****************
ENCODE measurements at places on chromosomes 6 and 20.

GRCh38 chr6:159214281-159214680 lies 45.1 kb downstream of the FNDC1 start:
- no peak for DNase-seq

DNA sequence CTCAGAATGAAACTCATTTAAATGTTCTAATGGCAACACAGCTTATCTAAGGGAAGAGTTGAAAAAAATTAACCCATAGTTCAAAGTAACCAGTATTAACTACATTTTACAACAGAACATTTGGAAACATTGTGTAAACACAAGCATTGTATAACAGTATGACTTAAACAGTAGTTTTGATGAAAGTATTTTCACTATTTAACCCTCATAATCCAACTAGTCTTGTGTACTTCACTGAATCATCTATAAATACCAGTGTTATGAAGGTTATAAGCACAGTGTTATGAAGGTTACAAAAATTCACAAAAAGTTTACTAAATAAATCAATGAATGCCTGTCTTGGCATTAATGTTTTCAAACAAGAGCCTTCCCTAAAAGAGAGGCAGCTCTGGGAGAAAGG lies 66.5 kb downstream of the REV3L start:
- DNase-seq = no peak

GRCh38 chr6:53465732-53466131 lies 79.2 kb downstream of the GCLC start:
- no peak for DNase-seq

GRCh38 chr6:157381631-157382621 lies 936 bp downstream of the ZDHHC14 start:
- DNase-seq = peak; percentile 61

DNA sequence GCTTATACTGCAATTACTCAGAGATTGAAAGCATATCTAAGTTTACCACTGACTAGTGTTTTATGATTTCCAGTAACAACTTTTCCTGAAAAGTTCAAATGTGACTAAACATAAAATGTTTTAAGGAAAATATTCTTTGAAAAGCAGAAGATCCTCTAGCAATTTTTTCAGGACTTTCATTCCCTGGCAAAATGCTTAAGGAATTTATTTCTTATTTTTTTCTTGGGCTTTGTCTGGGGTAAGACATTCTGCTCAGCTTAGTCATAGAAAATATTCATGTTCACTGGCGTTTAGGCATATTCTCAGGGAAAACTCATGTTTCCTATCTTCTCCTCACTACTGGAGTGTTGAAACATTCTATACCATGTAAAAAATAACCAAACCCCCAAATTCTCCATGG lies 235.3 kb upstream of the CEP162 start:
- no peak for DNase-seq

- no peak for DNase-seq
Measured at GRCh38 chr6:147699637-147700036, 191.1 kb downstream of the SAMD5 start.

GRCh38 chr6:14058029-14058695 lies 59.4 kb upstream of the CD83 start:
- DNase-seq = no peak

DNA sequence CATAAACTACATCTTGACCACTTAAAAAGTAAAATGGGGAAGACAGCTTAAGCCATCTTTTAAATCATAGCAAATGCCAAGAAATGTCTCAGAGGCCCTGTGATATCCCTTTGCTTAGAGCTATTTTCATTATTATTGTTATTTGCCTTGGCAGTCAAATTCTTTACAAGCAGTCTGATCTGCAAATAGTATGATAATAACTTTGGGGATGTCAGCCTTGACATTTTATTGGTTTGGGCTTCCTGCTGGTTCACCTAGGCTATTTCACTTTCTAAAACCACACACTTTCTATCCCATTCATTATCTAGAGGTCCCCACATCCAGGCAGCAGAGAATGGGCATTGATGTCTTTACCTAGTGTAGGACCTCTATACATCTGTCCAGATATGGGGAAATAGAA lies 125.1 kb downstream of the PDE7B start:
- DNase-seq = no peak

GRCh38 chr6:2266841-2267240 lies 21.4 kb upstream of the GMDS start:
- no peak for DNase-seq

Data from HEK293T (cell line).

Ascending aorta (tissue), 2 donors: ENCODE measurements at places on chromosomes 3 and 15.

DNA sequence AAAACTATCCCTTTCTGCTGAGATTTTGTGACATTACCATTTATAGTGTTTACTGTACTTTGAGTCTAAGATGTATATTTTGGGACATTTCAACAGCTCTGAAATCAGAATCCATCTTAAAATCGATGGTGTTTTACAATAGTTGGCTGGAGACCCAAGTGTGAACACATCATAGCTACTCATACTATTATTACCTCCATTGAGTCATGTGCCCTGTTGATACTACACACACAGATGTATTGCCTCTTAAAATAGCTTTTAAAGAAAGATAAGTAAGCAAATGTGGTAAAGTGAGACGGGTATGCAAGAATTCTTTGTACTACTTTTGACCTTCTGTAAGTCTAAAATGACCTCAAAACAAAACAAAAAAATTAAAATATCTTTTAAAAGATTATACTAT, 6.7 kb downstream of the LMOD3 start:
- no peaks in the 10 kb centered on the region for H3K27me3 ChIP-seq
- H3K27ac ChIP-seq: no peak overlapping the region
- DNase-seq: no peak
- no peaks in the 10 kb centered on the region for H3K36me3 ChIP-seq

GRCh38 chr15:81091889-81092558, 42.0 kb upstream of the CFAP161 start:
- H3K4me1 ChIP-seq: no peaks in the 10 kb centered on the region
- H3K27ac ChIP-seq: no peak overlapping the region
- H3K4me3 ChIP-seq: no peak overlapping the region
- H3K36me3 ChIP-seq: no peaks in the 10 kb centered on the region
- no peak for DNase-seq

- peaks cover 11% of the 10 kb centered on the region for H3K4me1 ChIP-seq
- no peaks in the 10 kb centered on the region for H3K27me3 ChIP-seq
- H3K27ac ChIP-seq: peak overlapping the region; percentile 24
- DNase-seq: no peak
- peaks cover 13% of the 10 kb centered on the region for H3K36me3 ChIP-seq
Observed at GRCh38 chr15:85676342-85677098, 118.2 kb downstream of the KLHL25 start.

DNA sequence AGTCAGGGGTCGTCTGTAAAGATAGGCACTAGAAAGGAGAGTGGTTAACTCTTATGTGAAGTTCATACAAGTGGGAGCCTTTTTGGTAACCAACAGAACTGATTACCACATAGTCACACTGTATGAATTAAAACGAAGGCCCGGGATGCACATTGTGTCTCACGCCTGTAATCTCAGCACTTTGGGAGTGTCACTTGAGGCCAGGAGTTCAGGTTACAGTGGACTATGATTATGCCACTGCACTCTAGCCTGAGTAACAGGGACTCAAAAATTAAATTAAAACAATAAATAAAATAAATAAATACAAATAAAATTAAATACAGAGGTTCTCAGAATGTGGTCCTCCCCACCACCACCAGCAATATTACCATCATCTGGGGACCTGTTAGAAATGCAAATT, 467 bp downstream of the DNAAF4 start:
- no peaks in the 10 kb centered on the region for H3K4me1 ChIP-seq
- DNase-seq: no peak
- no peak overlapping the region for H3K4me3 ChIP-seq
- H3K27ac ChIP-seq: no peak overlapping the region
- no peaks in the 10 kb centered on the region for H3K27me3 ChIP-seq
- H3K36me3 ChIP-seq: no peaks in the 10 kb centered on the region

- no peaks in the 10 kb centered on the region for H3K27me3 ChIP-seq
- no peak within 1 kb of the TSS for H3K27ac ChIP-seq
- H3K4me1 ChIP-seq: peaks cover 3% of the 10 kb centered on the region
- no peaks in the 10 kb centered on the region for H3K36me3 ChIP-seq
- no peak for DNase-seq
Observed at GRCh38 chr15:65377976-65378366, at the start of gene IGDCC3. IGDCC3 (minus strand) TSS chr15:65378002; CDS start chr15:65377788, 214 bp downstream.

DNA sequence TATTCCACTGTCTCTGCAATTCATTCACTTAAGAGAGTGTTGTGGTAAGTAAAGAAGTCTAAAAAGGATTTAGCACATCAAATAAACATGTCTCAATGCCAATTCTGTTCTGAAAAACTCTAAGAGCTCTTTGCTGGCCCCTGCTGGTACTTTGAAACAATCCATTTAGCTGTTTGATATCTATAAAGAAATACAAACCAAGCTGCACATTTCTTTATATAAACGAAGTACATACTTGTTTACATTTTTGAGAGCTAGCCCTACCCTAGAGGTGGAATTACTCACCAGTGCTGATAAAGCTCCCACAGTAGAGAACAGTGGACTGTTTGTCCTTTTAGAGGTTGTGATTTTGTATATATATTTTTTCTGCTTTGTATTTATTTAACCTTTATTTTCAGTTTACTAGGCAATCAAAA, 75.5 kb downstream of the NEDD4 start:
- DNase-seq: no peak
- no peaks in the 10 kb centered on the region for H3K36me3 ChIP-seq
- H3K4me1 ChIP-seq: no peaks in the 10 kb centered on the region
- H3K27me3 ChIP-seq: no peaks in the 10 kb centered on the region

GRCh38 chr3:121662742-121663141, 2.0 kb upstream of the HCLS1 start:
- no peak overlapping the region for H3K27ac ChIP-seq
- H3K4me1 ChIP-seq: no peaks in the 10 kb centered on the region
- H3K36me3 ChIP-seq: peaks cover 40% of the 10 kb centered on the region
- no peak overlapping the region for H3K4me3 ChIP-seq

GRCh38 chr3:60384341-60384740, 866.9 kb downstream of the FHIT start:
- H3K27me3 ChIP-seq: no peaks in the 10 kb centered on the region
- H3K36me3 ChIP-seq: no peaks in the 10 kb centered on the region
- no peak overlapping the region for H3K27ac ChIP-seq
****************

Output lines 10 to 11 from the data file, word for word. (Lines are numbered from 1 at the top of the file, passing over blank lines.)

DNA sequence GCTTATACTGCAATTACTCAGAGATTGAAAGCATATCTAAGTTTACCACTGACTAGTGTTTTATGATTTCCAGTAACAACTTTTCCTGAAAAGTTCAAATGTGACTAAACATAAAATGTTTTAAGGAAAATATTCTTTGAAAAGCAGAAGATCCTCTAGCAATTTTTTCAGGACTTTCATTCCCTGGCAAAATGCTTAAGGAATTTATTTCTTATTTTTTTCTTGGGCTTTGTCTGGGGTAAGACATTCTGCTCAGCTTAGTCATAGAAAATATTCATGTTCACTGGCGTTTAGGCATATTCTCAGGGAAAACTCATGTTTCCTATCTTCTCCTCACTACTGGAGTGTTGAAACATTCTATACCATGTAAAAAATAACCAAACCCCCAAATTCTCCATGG lies 235.3 kb upstream of the CEP162 start:
- no peak for DNase-seq